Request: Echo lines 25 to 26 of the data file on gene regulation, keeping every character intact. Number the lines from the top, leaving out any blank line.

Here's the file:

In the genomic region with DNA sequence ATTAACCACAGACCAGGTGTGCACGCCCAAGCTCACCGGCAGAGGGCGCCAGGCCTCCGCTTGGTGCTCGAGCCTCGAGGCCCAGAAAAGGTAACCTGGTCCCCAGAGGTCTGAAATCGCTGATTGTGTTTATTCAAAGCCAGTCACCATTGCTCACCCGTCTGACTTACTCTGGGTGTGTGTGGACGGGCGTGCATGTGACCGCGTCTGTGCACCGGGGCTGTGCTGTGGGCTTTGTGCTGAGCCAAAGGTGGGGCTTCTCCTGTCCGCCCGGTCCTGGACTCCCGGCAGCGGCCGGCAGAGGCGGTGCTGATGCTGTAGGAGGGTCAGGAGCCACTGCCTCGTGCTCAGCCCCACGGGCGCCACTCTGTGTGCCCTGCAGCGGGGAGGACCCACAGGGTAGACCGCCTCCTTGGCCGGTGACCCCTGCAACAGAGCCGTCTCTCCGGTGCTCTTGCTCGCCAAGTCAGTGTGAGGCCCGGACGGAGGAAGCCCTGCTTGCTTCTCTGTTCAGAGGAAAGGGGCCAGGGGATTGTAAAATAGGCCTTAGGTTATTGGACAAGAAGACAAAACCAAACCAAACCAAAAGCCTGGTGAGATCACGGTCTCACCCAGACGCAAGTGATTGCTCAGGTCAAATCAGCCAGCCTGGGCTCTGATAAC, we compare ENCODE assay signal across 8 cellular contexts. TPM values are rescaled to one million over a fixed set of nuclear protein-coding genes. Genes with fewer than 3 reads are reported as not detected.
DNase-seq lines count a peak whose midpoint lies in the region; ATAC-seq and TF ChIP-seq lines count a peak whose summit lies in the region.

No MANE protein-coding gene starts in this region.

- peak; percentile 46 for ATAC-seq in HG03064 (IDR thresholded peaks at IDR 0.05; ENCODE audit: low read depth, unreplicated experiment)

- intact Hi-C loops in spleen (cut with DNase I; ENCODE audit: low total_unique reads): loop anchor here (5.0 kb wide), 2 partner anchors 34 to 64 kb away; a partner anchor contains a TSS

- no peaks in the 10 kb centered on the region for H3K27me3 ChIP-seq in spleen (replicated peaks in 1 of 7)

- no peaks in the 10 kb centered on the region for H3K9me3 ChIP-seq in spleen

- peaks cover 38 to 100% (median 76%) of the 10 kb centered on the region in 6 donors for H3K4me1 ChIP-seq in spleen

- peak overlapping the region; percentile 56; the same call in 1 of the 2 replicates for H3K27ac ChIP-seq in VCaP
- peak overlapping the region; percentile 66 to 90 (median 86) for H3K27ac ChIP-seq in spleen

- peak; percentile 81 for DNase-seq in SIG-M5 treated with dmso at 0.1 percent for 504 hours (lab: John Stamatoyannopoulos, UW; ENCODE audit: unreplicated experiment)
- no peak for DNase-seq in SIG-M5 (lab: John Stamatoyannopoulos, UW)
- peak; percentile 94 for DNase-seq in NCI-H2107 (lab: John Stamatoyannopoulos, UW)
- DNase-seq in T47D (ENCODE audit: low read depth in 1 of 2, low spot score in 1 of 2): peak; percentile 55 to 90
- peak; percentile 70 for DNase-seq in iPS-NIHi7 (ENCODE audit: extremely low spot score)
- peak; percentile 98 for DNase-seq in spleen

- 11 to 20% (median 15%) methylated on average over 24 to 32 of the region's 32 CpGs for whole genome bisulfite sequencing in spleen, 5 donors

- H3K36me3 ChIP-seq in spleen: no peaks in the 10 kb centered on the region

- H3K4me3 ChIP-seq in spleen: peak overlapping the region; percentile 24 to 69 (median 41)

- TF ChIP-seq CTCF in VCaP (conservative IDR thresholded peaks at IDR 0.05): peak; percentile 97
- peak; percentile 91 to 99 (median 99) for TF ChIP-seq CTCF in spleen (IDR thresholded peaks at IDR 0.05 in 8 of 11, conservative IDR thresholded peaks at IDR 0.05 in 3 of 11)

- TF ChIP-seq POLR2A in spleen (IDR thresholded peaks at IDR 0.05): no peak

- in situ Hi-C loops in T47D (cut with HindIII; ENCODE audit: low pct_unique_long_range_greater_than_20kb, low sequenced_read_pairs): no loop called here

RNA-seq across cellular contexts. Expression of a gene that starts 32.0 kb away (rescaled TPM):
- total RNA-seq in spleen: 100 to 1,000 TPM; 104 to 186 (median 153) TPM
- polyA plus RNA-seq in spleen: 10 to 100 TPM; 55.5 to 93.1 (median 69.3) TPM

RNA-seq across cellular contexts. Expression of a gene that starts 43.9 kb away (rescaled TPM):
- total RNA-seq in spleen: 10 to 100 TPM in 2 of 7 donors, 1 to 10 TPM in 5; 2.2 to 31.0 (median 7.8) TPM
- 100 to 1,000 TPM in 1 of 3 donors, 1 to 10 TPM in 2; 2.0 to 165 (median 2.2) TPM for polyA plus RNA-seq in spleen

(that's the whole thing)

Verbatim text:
- total RNA-seq in spleen: 100 to 1,000 TPM; 104 to 186 (median 153) TPM
- polyA plus RNA-seq in spleen: 10 to 100 TPM; 55.5 to 93.1 (median 69.3) TPM